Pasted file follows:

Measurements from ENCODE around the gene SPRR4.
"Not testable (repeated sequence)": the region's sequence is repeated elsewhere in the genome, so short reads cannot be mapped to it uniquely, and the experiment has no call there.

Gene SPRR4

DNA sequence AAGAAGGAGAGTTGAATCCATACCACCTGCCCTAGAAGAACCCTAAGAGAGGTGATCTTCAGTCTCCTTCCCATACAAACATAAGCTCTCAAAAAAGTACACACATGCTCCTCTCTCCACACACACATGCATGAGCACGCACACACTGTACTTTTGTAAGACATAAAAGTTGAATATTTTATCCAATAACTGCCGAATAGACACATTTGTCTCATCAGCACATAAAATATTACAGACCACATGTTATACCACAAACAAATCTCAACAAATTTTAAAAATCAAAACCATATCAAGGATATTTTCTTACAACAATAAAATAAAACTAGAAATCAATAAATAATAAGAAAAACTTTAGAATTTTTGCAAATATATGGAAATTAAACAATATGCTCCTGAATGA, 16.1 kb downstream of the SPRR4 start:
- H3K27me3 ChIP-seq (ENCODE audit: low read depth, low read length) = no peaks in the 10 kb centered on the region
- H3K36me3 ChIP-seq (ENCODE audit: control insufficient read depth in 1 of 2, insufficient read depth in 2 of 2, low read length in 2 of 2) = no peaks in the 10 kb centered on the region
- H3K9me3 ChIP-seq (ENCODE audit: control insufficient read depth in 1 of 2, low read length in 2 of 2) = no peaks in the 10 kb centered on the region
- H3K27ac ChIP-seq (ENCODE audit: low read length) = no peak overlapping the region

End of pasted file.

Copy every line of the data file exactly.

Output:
Measurements from ENCODE around the gene SPRR4.
"Not testable (repeated sequence)": the region's sequence is repeated elsewhere in the genome, so short reads cannot be mapped to it uniquely, and the experiment has no call there.

Gene SPRR4

DNA sequence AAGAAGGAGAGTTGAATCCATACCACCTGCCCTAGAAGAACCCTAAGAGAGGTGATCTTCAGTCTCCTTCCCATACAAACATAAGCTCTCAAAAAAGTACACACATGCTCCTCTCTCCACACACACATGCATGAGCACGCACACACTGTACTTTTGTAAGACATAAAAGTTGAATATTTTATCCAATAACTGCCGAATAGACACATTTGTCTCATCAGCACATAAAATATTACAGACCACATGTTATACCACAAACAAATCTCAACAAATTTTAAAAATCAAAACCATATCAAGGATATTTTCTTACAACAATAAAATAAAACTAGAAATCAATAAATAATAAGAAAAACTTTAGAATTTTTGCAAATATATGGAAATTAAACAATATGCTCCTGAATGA, 16.1 kb downstream of the SPRR4 start:
- H3K27me3 ChIP-seq (ENCODE audit: low read depth, low read length) = no peaks in the 10 kb centered on the region
- H3K36me3 ChIP-seq (ENCODE audit: control insufficient read depth in 1 of 2, insufficient read depth in 2 of 2, low read length in 2 of 2) = no peaks in the 10 kb centered on the region
- H3K9me3 ChIP-seq (ENCODE audit: control insufficient read depth in 1 of 2, low read length in 2 of 2) = no peaks in the 10 kb centered on the region
- H3K27ac ChIP-seq (ENCODE audit: low read length) = no peak overlapping the region